Posted by: Carolinas Center for Sight in Diabetic Retinopathy

According to the American Diabetes Association, diabetes mellitus afflicts more than 25 million people in the United States.  Unfortunately, nearly one-third are unaware that they have the disease.  Diabetic eye disease, also known as diabetic retinopathy, can severely damage the retina before patients notice any loss of vision.  Diabetic retinopathy is also a common cause of low vision.  For these reasons, diabetic patients require routine examinations with an eye care professional to detect and follow the progression of diabetic retinopathy.

The main culprit in the development of diabetic retinopathy is uncontrolled diabetes or high blood sugar.  The severity of diabetic retinopathy is directly related to blood sugar control. The retina, the light-sensitive layer in the back of the eye, has a rich supply of blood vessels.  When blood sugar levels become too high, these blood vessels are weakened.  The blood and fluid inside the blood vessels leak out into the retina. New blood vessels grow, but they are fragile and may also leak fluid. This causes the retina to swell and become deprived of nutrients and oxygen, causing vision loss and possibly blindness.

Risk Factors For Diabetic Retinopathy:

  • Long-term diabetes
  • Pregnant diabetics or those with gestational diabetes
  • High blood pressure
  • High cholesterol
  • Hispanic or African-American heritage


In early diabetic retinopathy, there are no real symptoms.  Patients are unaware of the effects diabetes is having on their eyes. As retinopathy advances, how-ever, patients may complain of the following:

  • Specks, spots or floaters
  • Streaks or blockages of vision
  • Blurred or out of focus central vision
  • Difficulty driving at night

The initial step in a diabetic eye exam is to dilate the eye so that your eye care professional can look through a special lens to see the back of your eye. A flourescein angiography test may be done to determine if any blood vessels in the retina are blocked or leaking fluid.  This test also shows if any abnormal blood vessels are growing.  A yellow dye called fluorescein is injected into a vein, usually in your arm.  The dye travels through your blood vessels.  A special camera takes photos of the retina as the dye travels throughout its blood vessels.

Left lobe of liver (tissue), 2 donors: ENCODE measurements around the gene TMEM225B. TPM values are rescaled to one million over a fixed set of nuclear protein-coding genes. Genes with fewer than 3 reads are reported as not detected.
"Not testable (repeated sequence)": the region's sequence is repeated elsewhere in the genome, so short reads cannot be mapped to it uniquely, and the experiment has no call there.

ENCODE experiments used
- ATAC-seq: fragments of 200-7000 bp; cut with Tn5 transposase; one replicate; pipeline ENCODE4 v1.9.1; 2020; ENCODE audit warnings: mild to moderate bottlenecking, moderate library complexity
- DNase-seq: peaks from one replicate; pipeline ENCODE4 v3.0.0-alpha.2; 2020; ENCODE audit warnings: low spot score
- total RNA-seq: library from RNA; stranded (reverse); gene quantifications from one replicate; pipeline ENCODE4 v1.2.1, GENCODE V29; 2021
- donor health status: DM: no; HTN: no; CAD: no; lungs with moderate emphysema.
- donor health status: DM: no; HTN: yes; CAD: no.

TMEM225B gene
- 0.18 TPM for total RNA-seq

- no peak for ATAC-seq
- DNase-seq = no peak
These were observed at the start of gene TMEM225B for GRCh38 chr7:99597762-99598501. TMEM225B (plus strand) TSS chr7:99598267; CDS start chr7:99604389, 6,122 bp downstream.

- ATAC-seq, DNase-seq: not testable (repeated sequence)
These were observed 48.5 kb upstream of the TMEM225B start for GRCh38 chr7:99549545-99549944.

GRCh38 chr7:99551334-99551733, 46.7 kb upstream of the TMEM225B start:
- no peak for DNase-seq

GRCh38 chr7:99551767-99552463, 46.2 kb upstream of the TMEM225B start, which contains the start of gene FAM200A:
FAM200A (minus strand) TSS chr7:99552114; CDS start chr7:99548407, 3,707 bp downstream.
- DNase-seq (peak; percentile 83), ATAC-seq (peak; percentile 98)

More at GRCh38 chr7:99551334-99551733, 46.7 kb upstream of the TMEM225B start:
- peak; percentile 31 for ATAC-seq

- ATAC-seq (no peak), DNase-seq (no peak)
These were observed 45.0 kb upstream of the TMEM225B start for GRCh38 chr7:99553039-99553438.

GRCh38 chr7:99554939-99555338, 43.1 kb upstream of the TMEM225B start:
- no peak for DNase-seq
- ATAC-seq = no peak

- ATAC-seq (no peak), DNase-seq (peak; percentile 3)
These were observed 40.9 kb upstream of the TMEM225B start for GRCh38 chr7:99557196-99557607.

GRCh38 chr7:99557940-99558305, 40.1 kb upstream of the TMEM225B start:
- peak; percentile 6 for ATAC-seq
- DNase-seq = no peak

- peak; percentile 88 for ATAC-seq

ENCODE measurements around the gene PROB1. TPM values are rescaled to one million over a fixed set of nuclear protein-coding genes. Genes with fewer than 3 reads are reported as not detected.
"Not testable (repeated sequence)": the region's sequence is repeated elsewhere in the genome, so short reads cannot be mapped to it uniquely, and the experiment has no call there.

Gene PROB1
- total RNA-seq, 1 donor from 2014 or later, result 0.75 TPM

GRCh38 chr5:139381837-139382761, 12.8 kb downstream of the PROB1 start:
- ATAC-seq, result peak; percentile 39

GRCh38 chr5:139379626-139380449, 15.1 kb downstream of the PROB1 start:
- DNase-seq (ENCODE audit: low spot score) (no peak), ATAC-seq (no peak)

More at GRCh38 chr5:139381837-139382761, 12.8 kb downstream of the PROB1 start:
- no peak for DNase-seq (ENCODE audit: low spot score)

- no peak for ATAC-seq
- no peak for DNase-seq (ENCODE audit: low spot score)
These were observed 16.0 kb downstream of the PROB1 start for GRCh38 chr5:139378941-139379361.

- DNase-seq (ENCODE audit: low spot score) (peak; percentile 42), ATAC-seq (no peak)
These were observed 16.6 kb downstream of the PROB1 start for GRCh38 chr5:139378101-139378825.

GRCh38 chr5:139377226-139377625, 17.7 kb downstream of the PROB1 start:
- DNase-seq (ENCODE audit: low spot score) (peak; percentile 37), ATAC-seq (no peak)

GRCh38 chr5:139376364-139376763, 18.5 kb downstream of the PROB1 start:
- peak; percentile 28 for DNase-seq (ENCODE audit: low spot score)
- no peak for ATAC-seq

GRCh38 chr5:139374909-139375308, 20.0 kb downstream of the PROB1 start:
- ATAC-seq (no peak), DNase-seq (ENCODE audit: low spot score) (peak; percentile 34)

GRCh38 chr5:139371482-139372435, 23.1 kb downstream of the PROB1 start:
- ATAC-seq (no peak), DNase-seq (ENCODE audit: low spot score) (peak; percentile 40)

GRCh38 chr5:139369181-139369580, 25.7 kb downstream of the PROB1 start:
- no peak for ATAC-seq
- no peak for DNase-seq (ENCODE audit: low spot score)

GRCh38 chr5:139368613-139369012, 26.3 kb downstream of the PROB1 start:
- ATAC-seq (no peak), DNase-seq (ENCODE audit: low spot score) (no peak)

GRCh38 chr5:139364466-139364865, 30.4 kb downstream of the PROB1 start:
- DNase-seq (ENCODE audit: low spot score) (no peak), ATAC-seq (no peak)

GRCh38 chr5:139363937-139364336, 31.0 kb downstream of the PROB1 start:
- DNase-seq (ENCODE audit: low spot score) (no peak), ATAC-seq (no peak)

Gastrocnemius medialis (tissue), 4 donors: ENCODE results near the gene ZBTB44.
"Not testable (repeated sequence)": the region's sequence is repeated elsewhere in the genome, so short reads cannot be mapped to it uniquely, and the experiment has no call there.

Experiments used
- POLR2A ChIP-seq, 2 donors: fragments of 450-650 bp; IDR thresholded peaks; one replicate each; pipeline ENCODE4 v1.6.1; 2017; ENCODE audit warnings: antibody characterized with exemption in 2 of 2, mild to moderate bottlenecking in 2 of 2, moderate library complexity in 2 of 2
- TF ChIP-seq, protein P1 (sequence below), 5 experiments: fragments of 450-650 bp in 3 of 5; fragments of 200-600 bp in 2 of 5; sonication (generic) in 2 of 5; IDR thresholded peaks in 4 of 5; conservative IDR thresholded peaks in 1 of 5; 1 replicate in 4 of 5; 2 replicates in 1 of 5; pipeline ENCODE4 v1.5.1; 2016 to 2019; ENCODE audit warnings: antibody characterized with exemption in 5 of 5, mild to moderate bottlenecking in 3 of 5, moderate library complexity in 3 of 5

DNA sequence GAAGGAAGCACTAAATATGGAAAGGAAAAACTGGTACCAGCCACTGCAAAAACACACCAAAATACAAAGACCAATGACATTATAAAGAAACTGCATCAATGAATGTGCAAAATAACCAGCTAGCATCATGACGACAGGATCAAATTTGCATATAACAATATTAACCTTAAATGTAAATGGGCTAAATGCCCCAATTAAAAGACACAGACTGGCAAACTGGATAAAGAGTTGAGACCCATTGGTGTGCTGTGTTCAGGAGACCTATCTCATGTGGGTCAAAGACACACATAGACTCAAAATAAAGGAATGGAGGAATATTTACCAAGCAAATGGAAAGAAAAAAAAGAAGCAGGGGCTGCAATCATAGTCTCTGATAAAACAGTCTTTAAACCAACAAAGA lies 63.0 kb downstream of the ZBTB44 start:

Optical coherence tomography (OCT) is another test done to look closely at the retina. It is essentially an optical ultrasound and provides a cross-sectional view of the retina. With this test, a machine scans the retina and provides detailed images of its thickness to help find and measure swelling of the macula. The macula is a specialized area close to the center of the retina which is crucial to the central vision needed for reading and other detailed visual tasks.

Nonproliferative Diabetic Retinopathy (NPDR) is an early stage in which tiny blood vessels in the eye leak blood or fluid.  The leaking fluid causes swelling, which can cause visual changes such as blurred or distorted vision.  Patients with NPDR do not always have visual changes, but when they do it is in the central vision.  Peripheral or side vision is not usually involved.

Proliferative Diabetic Retinopathy (PDR) is the next stage. When the retina, the nerve layer in the eye responsible for most of your vision, doesn’t get the blood, oxygen and nutrients it needs due to poorly-treated diabetes, it sometimes responds by growing new, abnormal vessels on the surface of the retina or optic nerve. These new, abnormal vessels are very weak and tend to cause scarring of the retina.  This condition may cause more severe vision loss than NPDR as it affects both central and peripheral vision.

If left untreated, proliferative diabetic retinopathy can cause severe vision loss and even blindness.  The earlier it is treated, the more likely treatment will be effective.  Medication can be injected into the eye to help reduce the effects of retinal swelling.  Scatter laser surgery is used to shrink the abnormal blood vessels, called a vitreous hemorrhage, in one or more treatment sessions. The body will usually absorb blood from a vitreous hemorrhage, but that can take time.  If additional treatment is needed to correct a hemorrhage, or if a retinal detachment is detected, an operation called a vitrectomy can be performed.   During a vitrectomy, the eye surgeon removes the blood and the abnormal blood vessels that caused the bleeding.

The doctors at Carolinas Centers for Sight, P.C. have the knowledge, experience and expertise in the field of ophthalmology to help patients improve their vision.  Consultations with expert retina surgeons are available in our Florence office for those with active diabetic retinopathy.  Call 843-664-9393 today to schedule an appointment.  New patients accepted.